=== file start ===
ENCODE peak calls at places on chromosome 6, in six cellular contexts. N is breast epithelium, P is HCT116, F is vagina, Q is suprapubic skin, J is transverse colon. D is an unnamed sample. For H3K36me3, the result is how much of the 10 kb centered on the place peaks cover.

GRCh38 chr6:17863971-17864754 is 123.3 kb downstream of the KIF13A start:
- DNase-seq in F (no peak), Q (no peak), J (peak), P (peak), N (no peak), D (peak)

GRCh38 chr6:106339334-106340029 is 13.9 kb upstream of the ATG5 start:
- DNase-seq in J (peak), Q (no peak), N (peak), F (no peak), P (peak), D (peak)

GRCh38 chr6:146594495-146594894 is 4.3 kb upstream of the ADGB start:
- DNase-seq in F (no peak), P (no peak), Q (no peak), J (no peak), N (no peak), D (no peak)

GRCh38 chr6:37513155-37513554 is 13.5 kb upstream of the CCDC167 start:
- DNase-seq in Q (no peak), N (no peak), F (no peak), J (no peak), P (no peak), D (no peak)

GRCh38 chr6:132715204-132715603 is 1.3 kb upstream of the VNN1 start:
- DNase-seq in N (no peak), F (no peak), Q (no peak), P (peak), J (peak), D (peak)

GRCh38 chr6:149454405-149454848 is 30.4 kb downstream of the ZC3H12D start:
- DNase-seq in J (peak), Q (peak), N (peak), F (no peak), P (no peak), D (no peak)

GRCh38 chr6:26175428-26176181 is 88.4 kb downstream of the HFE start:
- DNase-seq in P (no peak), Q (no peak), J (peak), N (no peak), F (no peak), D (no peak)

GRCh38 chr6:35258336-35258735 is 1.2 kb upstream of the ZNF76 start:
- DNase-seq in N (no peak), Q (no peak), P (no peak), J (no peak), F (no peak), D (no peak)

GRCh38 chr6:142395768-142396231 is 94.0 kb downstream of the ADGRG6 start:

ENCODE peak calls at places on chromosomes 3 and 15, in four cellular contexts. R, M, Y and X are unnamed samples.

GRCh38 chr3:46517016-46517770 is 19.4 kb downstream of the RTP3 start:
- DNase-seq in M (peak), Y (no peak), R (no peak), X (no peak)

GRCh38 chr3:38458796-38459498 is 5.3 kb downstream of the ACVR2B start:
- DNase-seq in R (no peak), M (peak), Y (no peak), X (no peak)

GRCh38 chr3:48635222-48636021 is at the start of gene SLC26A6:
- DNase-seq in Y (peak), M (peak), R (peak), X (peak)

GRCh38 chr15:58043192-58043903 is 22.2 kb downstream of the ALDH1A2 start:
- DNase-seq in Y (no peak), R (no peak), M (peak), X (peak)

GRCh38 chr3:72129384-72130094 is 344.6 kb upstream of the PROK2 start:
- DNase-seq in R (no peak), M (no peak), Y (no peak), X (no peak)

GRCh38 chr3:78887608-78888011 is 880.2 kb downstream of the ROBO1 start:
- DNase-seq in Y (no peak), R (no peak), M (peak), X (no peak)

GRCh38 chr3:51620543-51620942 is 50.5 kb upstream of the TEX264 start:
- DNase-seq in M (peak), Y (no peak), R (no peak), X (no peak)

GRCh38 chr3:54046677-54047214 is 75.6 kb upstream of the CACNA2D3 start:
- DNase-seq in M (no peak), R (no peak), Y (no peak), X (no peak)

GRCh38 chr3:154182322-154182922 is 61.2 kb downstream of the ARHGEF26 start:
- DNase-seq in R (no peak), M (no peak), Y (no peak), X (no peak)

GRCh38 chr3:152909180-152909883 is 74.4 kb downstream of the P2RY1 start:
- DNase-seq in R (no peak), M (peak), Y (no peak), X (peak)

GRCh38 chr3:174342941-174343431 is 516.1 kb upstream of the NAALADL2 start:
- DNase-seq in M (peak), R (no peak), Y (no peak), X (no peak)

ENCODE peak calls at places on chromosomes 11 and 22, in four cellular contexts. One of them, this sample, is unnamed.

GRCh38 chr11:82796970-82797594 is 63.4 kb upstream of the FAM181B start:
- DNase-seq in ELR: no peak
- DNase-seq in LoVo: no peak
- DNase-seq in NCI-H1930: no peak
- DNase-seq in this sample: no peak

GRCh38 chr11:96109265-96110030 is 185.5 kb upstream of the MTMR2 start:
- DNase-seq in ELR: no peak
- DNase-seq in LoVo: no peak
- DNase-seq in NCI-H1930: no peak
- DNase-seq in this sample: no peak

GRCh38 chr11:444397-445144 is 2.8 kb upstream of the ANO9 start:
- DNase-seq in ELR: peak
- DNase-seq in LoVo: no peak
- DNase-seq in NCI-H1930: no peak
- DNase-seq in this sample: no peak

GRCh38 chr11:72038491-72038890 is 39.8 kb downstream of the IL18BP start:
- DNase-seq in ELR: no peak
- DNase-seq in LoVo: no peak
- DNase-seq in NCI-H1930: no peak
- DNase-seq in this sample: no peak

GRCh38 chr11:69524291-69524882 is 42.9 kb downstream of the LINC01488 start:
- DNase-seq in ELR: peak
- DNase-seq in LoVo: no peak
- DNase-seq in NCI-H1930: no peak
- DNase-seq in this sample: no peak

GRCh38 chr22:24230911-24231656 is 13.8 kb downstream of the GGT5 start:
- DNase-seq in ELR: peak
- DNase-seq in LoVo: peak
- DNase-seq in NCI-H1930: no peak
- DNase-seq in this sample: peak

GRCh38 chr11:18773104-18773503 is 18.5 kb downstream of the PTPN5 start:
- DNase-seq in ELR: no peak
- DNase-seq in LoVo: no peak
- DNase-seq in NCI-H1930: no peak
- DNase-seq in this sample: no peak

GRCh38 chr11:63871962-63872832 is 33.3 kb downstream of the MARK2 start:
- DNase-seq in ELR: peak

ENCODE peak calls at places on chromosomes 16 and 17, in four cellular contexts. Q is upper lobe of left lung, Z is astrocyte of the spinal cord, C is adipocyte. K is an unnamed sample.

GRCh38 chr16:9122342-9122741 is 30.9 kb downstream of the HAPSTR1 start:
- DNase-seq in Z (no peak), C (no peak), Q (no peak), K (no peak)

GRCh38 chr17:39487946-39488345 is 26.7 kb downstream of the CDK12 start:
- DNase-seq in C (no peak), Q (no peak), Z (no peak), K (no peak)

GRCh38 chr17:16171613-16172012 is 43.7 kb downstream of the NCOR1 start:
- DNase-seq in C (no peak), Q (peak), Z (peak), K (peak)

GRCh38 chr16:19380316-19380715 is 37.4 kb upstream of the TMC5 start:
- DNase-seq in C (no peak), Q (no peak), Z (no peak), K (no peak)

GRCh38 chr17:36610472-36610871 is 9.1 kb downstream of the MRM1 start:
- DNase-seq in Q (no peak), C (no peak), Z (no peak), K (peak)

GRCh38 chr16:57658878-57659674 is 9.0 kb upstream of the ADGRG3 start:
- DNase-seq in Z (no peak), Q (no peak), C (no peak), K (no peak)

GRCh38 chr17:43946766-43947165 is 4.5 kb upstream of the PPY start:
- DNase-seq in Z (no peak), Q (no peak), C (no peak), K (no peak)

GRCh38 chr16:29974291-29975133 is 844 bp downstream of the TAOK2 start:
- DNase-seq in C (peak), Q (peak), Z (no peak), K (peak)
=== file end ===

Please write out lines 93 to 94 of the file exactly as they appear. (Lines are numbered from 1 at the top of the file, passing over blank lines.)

GRCh38 chr17:43946766-43947165 is 4.5 kb upstream of the PPY start:
- DNase-seq in Z (no peak), Q (no peak), C (no peak), K (no peak)